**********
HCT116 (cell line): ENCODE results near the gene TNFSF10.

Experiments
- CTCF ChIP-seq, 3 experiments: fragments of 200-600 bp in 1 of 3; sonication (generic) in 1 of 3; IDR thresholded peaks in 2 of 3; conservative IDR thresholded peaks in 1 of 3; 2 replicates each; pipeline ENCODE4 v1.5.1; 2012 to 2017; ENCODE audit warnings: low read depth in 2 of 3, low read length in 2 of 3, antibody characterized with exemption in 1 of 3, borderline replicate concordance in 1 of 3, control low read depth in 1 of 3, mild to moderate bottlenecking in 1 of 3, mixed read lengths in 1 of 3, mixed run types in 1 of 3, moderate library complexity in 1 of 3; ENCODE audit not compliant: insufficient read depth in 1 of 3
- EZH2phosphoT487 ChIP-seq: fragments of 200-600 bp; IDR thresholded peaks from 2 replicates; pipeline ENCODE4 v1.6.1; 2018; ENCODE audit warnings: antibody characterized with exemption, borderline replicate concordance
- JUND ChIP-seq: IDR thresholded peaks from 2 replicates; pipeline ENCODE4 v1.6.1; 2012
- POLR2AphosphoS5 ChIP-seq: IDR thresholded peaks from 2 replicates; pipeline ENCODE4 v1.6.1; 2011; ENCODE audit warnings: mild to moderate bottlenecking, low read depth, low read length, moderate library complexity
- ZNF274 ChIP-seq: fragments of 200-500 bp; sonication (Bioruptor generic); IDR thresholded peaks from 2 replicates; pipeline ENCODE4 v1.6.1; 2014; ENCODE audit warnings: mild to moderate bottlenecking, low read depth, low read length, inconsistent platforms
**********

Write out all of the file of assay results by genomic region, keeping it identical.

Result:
HCT116 (cell line): ENCODE results near the gene TNFSF10.

Experiments
- CTCF ChIP-seq, 3 experiments: fragments of 200-600 bp in 1 of 3; sonication (generic) in 1 of 3; IDR thresholded peaks in 2 of 3; conservative IDR thresholded peaks in 1 of 3; 2 replicates each; pipeline ENCODE4 v1.5.1; 2012 to 2017; ENCODE audit warnings: low read depth in 2 of 3, low read length in 2 of 3, antibody characterized with exemption in 1 of 3, borderline replicate concordance in 1 of 3, control low read depth in 1 of 3, mild to moderate bottlenecking in 1 of 3, mixed read lengths in 1 of 3, mixed run types in 1 of 3, moderate library complexity in 1 of 3; ENCODE audit not compliant: insufficient read depth in 1 of 3
- EZH2phosphoT487 ChIP-seq: fragments of 200-600 bp; IDR thresholded peaks from 2 replicates; pipeline ENCODE4 v1.6.1; 2018; ENCODE audit warnings: antibody characterized with exemption, borderline replicate concordance
- JUND ChIP-seq: IDR thresholded peaks from 2 replicates; pipeline ENCODE4 v1.6.1; 2012
- POLR2AphosphoS5 ChIP-seq: IDR thresholded peaks from 2 replicates; pipeline ENCODE4 v1.6.1; 2011; ENCODE audit warnings: mild to moderate bottlenecking, low read depth, low read length, moderate library complexity
- ZNF274 ChIP-seq: fragments of 200-500 bp; sonication (Bioruptor generic); IDR thresholded peaks from 2 replicates; pipeline ENCODE4 v1.6.1; 2014; ENCODE audit warnings: mild to moderate bottlenecking, low read depth, low read length, inconsistent platforms